Tuesday, April 29, 2008

Presidential Primary - Act III

The only way I can look at the Democratic party's primary season is as a full three act modern-ancient drama.

The set is a simple semi circle, bordered by white marble columns -- at once both an ancient Greek theatre and Washington, DC. In between each column, digital screen hang with ever-changing images pulled from broadcast and cable news, Huff Post, Daily Kos, Pho's Akron Pages and so on. The actors all wear masks and walk on high platform shoes.

In Act I, we met a lot of characters who spouted lots of monologues, pleaded for donations and periodically met up on a platform to out wit, out play and out last each other. By the end of the first act, we were down to three players and everybody knew John Edwards was the odd person out.

Act II became the battle of the two remaining titans. Senator Clinton seemed a sure bet until the primary season got under way. A new character appeared on the scene -- the Voters, a kind of Greek chorus that was split into two equal and opposing forces. Senator Obama's rise in status grew as he won caucus after caucus and surprised the complacent Clinton campaign with the appeal of the "fresh message of hope." As Senator Clinton's fortunes diminished, the two choruses harangued each other with taunts and threats. Various characters appealed to the gods above, the so-called Super Delegates to come down from the heavens and bring an end to the story.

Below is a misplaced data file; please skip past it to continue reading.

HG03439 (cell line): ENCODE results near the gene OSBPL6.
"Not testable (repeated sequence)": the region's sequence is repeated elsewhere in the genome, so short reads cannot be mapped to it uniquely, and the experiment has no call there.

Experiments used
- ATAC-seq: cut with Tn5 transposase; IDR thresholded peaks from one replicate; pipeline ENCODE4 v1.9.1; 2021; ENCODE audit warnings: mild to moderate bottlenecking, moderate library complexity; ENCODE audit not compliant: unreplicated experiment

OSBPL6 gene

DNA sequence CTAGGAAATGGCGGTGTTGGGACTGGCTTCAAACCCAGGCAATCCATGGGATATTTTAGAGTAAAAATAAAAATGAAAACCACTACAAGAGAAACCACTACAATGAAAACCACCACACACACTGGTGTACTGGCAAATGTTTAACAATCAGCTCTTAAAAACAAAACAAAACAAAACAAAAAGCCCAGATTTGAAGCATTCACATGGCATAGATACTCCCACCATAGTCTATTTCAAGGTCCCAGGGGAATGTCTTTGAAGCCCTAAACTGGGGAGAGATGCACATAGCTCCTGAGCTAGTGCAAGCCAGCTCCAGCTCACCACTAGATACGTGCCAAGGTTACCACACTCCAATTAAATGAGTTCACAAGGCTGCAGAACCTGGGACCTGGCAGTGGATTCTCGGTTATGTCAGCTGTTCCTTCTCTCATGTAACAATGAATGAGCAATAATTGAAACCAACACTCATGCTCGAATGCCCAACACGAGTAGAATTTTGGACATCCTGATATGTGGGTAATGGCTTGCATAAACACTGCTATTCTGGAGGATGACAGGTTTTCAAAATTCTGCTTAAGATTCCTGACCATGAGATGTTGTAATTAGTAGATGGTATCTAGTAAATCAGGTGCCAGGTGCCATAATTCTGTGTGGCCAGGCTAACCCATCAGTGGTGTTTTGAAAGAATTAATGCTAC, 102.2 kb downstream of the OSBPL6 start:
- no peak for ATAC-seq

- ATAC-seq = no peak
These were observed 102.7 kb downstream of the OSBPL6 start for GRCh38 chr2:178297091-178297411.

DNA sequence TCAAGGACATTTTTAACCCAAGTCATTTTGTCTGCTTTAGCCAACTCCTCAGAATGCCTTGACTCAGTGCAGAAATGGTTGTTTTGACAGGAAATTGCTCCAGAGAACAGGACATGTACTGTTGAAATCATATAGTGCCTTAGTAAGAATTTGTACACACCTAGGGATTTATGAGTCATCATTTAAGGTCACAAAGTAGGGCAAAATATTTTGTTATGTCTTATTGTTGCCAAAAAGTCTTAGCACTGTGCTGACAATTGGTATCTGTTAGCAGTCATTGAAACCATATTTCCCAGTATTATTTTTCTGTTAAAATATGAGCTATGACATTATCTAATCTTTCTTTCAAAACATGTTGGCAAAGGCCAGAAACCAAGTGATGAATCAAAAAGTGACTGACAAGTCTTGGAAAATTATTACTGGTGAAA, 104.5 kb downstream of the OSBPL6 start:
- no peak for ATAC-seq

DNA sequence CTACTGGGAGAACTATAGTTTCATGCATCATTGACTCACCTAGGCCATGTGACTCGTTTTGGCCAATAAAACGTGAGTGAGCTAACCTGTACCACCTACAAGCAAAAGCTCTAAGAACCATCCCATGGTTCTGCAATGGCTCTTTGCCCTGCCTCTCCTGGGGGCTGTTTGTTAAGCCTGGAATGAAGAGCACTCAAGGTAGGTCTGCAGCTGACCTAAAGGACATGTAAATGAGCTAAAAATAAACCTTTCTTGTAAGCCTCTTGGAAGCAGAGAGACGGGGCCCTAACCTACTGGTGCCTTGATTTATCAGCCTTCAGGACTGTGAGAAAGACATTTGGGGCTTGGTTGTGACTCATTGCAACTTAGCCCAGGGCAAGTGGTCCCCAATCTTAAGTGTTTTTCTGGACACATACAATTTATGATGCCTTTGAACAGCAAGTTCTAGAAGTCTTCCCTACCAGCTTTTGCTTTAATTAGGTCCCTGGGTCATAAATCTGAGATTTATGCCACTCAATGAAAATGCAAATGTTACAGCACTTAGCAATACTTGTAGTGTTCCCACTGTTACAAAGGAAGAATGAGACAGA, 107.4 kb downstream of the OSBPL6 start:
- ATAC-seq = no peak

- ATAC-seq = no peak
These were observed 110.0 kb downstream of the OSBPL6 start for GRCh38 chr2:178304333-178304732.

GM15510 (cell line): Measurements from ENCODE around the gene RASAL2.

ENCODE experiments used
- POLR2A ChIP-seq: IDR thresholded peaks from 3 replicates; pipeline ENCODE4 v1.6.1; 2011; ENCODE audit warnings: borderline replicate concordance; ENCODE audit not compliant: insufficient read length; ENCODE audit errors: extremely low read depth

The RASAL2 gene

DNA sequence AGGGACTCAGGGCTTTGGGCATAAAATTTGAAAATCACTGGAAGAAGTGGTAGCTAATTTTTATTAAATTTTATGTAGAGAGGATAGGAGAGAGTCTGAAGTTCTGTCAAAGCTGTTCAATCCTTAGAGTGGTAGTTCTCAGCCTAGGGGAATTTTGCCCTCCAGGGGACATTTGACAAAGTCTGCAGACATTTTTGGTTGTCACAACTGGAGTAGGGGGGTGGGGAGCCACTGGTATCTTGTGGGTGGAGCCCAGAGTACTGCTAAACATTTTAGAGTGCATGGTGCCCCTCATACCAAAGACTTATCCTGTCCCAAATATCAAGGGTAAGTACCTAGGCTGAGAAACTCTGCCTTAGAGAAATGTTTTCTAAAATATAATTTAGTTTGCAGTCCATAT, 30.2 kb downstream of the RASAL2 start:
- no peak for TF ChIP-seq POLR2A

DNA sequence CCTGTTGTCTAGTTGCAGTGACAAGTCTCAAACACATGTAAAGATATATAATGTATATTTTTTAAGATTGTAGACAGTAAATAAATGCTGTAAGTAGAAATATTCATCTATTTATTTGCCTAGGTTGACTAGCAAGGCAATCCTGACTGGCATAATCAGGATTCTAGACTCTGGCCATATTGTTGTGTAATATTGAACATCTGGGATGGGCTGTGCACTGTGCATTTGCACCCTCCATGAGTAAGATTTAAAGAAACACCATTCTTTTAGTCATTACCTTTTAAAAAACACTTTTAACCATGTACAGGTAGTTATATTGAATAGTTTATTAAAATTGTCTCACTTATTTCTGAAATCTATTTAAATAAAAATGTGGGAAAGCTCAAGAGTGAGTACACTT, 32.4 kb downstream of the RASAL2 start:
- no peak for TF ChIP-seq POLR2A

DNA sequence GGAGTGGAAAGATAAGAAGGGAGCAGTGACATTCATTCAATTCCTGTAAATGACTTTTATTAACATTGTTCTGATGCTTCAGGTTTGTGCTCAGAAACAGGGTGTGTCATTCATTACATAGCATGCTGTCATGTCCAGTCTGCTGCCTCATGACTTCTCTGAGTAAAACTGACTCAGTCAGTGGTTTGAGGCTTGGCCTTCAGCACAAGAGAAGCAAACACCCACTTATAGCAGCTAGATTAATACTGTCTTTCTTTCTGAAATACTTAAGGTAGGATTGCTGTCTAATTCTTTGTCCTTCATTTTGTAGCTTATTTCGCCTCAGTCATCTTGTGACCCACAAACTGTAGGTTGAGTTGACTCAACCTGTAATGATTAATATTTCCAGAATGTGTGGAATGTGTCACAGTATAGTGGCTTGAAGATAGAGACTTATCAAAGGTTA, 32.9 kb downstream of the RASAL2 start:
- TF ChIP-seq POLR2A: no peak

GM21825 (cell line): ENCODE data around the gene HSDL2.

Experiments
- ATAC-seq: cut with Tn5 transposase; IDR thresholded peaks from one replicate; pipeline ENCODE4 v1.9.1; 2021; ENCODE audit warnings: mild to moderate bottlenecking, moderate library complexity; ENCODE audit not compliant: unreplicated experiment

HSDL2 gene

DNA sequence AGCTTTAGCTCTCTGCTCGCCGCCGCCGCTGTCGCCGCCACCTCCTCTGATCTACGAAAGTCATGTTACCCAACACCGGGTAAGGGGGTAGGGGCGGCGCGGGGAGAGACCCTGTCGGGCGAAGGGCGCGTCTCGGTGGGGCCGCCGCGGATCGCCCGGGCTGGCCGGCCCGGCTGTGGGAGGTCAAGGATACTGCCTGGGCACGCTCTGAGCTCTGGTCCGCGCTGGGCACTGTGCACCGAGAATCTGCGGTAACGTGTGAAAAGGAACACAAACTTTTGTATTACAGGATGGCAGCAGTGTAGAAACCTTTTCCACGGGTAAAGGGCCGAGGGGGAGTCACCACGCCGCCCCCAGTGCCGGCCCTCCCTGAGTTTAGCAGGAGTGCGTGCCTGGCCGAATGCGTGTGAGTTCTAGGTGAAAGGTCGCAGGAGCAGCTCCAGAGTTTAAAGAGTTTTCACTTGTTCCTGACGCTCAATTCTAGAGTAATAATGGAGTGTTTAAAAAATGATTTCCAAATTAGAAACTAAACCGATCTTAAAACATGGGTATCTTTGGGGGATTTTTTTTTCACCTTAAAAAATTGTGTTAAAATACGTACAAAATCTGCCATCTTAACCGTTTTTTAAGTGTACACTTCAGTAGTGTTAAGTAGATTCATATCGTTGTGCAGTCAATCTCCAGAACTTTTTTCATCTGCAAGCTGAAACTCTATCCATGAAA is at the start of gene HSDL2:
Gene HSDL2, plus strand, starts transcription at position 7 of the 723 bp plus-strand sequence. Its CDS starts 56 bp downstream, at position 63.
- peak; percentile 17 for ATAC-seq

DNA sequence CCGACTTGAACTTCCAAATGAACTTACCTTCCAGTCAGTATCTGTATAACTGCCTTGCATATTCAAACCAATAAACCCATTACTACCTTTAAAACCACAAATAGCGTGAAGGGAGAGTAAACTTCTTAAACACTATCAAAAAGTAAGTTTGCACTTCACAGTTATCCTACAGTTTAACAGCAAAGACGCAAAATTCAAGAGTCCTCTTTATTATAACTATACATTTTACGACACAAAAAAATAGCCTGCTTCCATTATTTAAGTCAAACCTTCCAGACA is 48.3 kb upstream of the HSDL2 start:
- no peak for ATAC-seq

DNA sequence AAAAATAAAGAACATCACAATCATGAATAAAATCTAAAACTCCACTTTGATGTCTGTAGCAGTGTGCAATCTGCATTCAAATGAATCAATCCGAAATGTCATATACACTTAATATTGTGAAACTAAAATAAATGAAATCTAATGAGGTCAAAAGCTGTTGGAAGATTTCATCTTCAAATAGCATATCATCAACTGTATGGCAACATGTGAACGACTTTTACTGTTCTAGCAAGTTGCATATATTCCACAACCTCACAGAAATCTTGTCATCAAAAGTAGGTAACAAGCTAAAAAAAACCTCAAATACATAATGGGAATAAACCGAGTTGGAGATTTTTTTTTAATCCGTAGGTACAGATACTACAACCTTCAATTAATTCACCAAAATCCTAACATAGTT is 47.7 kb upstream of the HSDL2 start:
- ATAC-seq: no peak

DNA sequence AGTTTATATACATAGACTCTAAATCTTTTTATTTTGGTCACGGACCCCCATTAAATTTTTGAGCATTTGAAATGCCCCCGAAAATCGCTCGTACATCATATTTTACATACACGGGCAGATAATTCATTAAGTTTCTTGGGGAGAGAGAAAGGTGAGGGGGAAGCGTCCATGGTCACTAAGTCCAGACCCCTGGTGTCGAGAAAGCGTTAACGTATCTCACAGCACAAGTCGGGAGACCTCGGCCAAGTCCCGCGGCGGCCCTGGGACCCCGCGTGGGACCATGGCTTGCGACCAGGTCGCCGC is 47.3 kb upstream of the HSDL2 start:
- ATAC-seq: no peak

Act III is now upon us. Senator Obama's message of hope isn't so fresh now, nor is Senator Clinton's husband, who should really be given a role in the satyr plays that go on in between acts rather than be allowed to continually and badly upstage his wife's message.

The Voters have been polled, sliced and diced and divided into categories that are supposed to fall in line on one side or the other. Bitter white older women vs young educated men along with racial and economic divisions. Therefore, the chorus members have changed masks, donning new ones that represent the various voter demographics for this final act. Emotions run high, as each chorus threatens to leave the stage and not participate in the democratic voting process should the opposing candidate win.

I can't predict the outcome of this final act. I have an ending in mind but whether the actors in this drama will choose it is not at all clear. I'm still rooting for a resolution that doesn't lead to tragedy in the fall. For remember, Greek plays most often were presented in trilogy format. (You can bet those ancient play-goers took along something soft to place on the hard stone seats at the amphitheatre.) So after the Primary play, we will be faced with the General Election play, to be followed by The First Four Years of a new regime.

No comments: